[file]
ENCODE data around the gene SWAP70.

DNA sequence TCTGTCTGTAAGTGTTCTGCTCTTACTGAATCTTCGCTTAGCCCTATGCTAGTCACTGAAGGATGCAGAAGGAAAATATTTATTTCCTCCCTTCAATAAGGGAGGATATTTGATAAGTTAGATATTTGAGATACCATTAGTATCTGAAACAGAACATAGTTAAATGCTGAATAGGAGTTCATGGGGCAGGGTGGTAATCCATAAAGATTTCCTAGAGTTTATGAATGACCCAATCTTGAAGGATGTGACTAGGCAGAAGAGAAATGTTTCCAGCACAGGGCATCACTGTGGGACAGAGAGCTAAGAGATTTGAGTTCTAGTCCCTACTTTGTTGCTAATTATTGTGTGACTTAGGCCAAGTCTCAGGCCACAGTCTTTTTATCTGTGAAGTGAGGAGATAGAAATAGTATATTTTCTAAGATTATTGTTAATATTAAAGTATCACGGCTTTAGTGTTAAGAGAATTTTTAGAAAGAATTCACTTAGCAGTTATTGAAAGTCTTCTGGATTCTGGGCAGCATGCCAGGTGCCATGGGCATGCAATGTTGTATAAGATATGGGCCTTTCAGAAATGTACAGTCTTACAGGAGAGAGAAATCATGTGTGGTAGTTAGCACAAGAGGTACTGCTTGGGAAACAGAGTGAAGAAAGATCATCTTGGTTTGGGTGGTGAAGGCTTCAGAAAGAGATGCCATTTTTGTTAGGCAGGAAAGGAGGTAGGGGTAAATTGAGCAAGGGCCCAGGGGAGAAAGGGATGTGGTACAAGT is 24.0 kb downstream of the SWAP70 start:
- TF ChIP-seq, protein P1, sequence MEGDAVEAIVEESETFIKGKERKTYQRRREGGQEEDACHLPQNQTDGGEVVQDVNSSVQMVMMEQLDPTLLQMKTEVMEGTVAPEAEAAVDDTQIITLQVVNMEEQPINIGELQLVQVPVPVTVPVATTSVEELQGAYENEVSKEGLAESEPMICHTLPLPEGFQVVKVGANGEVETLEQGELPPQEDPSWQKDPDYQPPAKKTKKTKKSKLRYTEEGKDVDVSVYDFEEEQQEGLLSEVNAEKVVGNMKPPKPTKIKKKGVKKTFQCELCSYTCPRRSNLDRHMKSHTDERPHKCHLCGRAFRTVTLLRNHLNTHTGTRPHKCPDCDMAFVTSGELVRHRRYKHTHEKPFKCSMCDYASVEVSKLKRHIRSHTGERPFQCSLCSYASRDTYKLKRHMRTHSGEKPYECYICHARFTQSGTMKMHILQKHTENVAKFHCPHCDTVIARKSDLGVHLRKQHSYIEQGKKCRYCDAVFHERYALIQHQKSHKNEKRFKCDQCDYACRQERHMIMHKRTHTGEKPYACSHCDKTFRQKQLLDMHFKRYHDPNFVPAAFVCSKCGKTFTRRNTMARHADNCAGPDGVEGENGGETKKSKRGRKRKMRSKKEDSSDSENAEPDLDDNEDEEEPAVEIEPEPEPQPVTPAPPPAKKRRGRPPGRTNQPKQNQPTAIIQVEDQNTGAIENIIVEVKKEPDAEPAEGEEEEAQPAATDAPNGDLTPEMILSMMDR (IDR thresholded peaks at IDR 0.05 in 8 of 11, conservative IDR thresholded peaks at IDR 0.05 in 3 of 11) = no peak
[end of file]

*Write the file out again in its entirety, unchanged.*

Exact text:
ENCODE data around the gene SWAP70.

DNA sequence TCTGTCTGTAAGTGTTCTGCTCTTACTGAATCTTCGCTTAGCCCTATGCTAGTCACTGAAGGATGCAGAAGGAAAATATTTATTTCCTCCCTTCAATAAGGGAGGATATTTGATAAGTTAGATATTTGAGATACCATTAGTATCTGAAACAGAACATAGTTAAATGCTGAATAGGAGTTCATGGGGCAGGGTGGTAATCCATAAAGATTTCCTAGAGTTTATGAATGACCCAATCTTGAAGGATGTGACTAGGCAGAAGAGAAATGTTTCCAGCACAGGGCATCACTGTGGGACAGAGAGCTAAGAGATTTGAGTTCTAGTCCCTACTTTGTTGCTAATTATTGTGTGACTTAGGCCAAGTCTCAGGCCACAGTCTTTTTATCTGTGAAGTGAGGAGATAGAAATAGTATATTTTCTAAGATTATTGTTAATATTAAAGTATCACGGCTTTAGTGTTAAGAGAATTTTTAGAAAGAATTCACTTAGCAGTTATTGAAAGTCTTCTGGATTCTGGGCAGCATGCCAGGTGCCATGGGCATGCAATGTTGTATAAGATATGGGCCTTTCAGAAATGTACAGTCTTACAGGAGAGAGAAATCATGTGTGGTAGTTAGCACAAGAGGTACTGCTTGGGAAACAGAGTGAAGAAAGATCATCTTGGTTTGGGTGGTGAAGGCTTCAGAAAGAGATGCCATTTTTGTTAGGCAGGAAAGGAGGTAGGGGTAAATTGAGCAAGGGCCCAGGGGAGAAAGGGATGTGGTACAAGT is 24.0 kb downstream of the SWAP70 start:
- TF ChIP-seq, protein P1, sequence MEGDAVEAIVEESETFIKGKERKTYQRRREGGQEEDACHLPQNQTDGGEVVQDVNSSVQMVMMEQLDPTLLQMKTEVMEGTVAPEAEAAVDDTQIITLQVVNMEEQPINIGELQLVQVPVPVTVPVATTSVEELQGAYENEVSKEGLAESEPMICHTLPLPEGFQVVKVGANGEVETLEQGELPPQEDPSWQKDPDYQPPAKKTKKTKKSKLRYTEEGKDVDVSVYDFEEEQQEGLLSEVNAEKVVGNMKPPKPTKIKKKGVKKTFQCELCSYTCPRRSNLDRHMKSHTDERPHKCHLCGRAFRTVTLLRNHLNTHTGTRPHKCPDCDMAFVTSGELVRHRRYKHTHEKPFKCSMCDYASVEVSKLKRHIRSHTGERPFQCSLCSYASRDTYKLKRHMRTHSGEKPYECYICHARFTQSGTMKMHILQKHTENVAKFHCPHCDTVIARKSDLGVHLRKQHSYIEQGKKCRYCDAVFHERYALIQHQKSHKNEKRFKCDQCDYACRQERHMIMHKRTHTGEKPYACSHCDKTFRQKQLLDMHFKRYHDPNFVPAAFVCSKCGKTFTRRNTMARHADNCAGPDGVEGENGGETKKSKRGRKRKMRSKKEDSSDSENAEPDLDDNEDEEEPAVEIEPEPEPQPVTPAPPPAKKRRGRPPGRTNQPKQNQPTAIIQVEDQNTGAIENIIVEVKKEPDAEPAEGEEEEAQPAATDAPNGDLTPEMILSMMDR (IDR thresholded peaks at IDR 0.05 in 8 of 11, conservative IDR thresholded peaks at IDR 0.05 in 3 of 11) = no peak